KENYA – Seaboard Corp, the American multinational conglomerate is planning to delist Unga Group from the Nairobi Securities Exchange (NSE) after a failed takeover bid of the Kenyan grain miller, according to Business Daily.
The grain and commodity merchandising company is yet to face another stand-off with minority shareholders and investors who rejected its offer that would have rendered the firm private.
However, Seaboard managed to win over a fraction of shareholders that is, the Philip Ndegwa family which holds a 50.93% shareholding in Unga, thus giving it a 69.9% controlling stake.
Before the bid, Seaboard had a 2.92% stake in Unga, with a separate 35% stake in Unga Holdings the investment vehicle through which the miller owns its operating units, including Unga Farm Care East Africa.
Short of the minimum
Seaboard had offered Unga a US$0.40 buyout per share, a lower value compared to what some of the shareholders had estimated on the Nairobi bourse.
Despite the backing from major shareholders, the firm could not garner the minimum 75% threshold that was required for a takeover.
Optimistic of a future waiver on the conditions of acquisition, Seaboard said it was going ahead to purchase 12.2 million shares tendered by investors who had previously agreed to accept the offer.
It said it was moving to call an extraordinary general meeting and ask shareholders to vote the delisting of the miller, but this may be blocked by investors with a combined ownership of at least 10%.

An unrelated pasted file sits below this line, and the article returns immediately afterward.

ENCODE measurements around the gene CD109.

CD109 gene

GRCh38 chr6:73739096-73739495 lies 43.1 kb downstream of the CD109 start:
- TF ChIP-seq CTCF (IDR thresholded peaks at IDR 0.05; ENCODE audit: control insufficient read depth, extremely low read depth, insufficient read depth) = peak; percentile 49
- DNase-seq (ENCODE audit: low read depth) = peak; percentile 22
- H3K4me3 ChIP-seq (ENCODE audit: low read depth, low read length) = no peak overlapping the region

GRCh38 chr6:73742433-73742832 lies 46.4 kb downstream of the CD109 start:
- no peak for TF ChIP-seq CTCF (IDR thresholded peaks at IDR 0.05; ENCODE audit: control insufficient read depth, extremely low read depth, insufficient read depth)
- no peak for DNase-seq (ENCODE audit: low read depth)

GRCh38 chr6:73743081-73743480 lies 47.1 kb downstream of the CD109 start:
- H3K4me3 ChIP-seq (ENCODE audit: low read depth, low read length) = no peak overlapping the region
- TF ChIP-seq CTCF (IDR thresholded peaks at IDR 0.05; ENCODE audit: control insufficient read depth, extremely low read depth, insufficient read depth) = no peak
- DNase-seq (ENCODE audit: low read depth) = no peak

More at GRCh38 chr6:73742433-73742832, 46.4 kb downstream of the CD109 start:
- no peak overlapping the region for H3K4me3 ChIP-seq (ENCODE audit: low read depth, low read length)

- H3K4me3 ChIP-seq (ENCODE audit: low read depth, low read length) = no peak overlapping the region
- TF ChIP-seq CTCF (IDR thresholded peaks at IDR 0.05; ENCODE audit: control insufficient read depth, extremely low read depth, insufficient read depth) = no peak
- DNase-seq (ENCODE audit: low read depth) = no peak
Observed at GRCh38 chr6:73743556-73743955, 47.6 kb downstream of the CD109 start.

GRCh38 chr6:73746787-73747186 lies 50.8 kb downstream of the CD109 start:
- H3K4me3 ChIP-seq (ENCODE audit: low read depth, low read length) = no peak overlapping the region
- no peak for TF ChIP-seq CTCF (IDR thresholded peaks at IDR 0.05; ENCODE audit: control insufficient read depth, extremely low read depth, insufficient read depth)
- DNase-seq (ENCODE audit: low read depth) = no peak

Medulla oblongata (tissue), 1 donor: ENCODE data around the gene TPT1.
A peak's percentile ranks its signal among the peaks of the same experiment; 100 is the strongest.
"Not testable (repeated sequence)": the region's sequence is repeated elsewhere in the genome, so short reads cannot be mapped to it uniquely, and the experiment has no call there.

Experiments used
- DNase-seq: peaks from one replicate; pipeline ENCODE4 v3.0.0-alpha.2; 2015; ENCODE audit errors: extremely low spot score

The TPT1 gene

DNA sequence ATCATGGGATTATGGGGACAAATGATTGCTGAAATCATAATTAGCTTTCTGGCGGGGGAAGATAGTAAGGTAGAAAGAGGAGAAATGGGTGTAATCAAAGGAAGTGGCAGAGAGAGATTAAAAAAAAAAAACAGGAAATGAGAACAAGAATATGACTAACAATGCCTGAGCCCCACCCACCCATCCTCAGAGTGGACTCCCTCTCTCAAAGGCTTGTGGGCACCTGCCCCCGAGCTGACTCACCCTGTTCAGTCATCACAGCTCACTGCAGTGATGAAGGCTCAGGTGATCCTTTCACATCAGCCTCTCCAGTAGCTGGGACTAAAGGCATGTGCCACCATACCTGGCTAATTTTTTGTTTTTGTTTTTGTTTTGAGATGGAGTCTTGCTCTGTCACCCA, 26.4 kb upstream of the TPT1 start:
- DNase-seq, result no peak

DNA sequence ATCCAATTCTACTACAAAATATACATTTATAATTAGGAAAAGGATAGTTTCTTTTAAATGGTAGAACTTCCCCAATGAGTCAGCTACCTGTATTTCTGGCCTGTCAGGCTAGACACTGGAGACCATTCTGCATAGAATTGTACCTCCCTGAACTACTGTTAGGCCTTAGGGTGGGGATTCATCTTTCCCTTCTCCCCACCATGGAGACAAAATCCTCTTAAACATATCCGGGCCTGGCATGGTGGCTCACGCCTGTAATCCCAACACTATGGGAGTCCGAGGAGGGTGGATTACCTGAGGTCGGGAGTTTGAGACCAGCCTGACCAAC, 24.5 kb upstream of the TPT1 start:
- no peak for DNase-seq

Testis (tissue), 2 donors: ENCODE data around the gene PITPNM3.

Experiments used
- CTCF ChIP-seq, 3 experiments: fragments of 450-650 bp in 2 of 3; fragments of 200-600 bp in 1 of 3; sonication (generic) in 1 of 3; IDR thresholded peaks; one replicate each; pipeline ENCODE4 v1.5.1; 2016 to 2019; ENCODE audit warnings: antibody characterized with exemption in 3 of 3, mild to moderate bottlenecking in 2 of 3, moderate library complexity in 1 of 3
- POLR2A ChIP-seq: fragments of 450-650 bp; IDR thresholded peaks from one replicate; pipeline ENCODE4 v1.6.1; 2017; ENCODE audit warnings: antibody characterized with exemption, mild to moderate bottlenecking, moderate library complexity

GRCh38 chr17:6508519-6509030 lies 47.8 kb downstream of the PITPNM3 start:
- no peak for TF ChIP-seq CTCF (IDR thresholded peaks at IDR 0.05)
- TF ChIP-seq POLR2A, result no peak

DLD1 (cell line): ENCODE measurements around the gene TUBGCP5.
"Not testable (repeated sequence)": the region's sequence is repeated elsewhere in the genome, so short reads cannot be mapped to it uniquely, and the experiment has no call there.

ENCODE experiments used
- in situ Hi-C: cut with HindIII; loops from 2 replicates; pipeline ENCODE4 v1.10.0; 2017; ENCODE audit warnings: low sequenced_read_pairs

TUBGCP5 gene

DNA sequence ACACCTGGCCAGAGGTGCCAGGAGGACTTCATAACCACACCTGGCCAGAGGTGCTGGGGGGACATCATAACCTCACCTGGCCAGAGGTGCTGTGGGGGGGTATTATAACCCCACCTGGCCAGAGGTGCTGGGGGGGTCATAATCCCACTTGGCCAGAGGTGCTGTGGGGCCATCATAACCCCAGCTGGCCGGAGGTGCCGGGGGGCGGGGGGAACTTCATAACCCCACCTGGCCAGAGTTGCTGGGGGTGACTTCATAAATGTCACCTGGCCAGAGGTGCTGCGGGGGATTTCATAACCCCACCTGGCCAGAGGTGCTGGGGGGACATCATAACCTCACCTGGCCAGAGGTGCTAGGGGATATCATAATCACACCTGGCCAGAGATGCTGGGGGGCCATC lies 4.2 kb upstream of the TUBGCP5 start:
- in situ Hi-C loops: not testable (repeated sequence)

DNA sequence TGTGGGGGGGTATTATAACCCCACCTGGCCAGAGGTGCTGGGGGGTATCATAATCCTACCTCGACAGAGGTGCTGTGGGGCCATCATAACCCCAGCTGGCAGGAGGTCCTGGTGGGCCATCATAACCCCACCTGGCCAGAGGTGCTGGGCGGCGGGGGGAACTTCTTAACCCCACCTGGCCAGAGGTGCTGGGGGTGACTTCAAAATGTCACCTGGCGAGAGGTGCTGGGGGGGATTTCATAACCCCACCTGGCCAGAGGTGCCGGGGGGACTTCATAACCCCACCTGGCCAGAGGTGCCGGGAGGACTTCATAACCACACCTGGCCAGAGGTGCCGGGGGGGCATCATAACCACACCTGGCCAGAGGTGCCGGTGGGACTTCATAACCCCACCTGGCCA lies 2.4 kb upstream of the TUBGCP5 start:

“It remains the intention of Seaboard to proceed with its proposal to seek a delisting of the company from the Nairobi Securities Exchange at an extraordinary general meeting to be convened in due course,” said Seaboard in a statement.
According to the Kenya securities law, delisting can only happen if a simple majority with a combined stake of at least 75% are represented in person or through proxies in a shareholders meeting where such delisting is planned.
And if investors holding a combined 10% or more equity vote against it, then the resolution is rendered null and void.
There could be a possibility of buying such investors out if Unga goes ahead to make the company private.
Seaboard will pay Unga’s minority shareholders who accepted their offer an aggregate of US$4.83 million, and the transfer of the 12.2 million shares will raise the multinational’s direct stake in Unga Group to 18.97%.
Unga’s board endorsed a lower valuation presented by its independent financial adviser Faida Investment Bank (FIB), despite US$0.67 per share estimated by an independent adviser.